The Soft Abuse of Redistricting Power

Here’s a little bad news for those who think Vermont’s political processes are above reproach. The nonpartisan group RepresentUs, which opposes political abuses of the redistricting process, has rated Vermont as at “high risk” for such abuse. Along with such bulwarks of clean politics as Missouri, Nebraska, Oklahoma and Florida. Not exactly stellar company.

To be clear, RepresentUs isn’t ranking states by the likelihood of gerrymandering or the historical record or the mendacity of a state’s politicians. It simply considers the legal framework of the process. In practice, Vermont’s redistricting process has been fairly clean. But state law leaves the door open to partisan abuse.

Vermont gets low grades on two points: Political officeholders have the final say on redistricting, and the law doesn’t require transparency. You can see how those points could allow politicians to game the system.

By and large, they don’t. Well, they don’t do outrageous things; they don’t create districts that look like abstract art or imaginary amphibians. But partisanship can, and sometimes does, affect the process.

In fact, we might see a more partisan flavor in Vermont’s 2022 redraw, especially in the Senate.

The Senate boundaries will change quite a bit because of population shifts. Plus, a 2019 law mandates a division of the six-seat Chittenden district. (The law prohibits House or Senate districts with more than three seats.)

Chittenden and Franklin counties have seen robust growth since the 2012 redraw, while 10 of our 14 counties have lost population. (I’m citing figures from World Population Review; the actual Census tallies won’t get here until the fall.) The biggest losers: Rutland and Windham are down by nearly seven percent, Caledonia has lost more than five percent, and Bennington County is down by roughly four and a half percent.

The early betting line is that two first-term Republicans, Joshua Terenzini of Rutland County and the Northeast Kingdom’s Russ Ingalls, may be left standing when the music stops.

There are three reasons for that, in this order: Their districts are much smaller than they were a decade ago, they are rookies in a body that values tenure, and they are Republicans in a process largely controlled by Democrats. I honestly believe their party affiliation is the smallest factor, but it is definitely a factor.

I’m about to get in the weeds here. If you’re not that interested, skip the next few paragraphs and rejoin me at the bold type below.

Let’s start with Chittenden. By population, it should have seven and a half senators. Well, you can’t have half a senator, although some of them might be improved by The Magician’s Weight Loss Plan. You have to take away several towns or add a few. One possibility: A couple of “purple” towns in Lamoille (Stowe, Morrisville?) get added to Chittenden and don’t significantly dilute the Dems’ advantage in Chittenden.

If the process were strictly nonpartisan and seniority-blind, they’d tear apart the Grand Isle district and split it between Chittenden and Franklin. But Grand Isle is represented by Dick Mazza, and there’s no way in Hell the redraw will disadvantage a guy with 36 years of tenure.

The Kingdom currently has four seats, but only enough population to warrant three. The sitting senators are Jane Kitchel, Bobby Starr, Joe Benning and Ingalls. The first three have a combined 40 years of tenure; Ingalls has 1. Guess who’s losing that battle?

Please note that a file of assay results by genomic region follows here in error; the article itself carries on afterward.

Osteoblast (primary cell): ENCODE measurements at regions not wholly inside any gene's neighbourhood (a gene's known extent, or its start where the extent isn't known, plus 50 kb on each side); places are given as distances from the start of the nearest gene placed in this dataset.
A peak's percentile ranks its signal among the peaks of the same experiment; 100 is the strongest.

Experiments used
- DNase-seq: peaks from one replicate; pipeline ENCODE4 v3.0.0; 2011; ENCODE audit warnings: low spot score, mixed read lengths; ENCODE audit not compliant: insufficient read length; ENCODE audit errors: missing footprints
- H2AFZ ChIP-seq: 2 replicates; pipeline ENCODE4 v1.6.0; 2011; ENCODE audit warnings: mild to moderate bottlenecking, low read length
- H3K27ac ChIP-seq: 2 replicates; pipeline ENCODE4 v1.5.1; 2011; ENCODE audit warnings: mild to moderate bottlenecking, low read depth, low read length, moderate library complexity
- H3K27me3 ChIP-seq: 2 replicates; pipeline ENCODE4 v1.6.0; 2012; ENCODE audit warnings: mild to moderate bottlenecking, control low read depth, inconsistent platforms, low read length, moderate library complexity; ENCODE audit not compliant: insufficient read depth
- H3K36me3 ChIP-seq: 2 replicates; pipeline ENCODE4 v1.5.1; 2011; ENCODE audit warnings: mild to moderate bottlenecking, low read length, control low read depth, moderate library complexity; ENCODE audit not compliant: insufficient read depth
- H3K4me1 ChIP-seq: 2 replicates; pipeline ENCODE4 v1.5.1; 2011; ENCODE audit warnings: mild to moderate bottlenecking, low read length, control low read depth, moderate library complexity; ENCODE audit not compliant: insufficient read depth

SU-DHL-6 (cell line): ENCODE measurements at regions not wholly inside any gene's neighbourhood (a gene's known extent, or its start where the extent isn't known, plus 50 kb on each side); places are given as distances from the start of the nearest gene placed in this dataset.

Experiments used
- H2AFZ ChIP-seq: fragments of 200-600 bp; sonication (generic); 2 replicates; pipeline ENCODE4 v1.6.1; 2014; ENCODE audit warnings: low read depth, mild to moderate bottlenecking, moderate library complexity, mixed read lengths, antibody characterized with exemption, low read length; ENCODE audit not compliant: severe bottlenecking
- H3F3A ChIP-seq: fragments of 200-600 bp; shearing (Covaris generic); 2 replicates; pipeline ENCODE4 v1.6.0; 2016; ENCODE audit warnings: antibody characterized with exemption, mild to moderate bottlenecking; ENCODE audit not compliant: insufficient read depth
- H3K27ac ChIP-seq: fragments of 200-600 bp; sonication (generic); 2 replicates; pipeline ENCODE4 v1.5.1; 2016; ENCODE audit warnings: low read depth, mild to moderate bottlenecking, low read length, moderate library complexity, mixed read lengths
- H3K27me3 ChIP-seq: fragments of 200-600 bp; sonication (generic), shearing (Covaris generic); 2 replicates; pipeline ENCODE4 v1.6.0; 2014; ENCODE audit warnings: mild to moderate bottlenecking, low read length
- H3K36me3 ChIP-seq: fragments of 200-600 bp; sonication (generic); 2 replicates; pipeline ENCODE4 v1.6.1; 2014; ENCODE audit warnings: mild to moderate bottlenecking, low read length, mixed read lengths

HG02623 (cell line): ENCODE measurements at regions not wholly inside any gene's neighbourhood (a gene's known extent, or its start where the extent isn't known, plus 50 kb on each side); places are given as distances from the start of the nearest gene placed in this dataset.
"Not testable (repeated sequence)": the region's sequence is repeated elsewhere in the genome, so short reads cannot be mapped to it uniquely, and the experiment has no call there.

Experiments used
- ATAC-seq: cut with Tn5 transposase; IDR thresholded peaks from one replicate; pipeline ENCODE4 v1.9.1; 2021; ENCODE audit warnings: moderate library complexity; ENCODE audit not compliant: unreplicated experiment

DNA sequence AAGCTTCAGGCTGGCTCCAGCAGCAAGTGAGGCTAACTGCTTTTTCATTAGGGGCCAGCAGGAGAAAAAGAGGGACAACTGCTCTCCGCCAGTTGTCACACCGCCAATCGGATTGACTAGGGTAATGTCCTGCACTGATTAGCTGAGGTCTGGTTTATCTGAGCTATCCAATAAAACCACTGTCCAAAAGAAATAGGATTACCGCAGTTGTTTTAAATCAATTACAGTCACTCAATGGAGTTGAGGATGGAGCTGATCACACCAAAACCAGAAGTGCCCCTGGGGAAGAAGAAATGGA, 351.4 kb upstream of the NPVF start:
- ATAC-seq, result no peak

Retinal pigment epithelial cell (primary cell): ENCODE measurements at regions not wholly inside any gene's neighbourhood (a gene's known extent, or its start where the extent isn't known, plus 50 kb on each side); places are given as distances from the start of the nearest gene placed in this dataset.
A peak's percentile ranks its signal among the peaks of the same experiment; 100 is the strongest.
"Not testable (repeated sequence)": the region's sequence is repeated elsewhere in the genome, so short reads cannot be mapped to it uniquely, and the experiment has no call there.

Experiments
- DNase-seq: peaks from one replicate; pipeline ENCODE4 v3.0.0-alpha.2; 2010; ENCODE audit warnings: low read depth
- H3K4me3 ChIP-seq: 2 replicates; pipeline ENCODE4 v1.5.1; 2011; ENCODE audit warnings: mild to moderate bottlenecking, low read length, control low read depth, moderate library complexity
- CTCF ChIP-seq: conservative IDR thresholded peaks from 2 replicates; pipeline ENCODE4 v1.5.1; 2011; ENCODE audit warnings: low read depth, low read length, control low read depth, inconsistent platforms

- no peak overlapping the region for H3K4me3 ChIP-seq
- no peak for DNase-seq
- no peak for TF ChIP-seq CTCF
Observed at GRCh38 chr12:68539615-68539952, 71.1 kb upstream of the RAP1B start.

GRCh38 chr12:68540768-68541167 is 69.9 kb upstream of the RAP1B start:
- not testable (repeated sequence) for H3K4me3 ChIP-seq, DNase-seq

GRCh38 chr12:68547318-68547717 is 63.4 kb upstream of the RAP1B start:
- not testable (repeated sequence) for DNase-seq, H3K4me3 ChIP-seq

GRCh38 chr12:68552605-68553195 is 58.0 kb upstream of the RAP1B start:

Southwest Vermont is also a problem area. Rutland County has three senators, but its population is a bit too small for that. Bennington County has two, and not enough population to keep two. You could solve both problems by adding southern Rutland County to the Bennington district; the result would be cutting a Republican seat in Rutland and preserving Bennington’s two Dems. (The Benn district would be a shade or two purpler, but should remain safe Democratic territory.) Terenzini, as a first-termer, is the most likely to lose a three-way primary for two Rutland seats.

Those are just my own scenarios, but they do solve a lot of problems: District populations are equalized, seniority is advantaged, and the Dem/Prog caucus shas a good chance of increasing its supermajority.

I’m not even going to try to look at the House, because that way lies madness.

Okay, we’re out of the weeds again. A few more points regarding the weaknesses of our process:

Redistricting begins with an independent commission, which is fine. But it’s merely an advisory body, which is not. The Legislature can amend, or even ignore, the commission’s work. In fact, I’ll bet you a shiny new dime that legislative leadership is already working on new maps.

For RepresentUs, that’s an unacceptable fox/henhouse situation. But hey, Vermont’s political structure abounds with such situations. The Legislature is extremely jealous of its power over issues that touch on its own interests, including but not limited to redistricting, ethics, campaign finance, financial disclosure, power over municipal charter changes, and no provision for citizen referenda. We are often at the mercy of lawmakers’ good intentions.

Now, the Democratic majority can’t go nutzoid, because the governor has veto power. Partisanship won’t run wild. But to say there won’t be any mischief at all? Given our redistricting process, you can’t say that.

We should institute redistricting reforms. Give the final say to an independent body and mandate that its work be done in public. Take away the politicians’ power, you take away the possibility of partisan hijinks.


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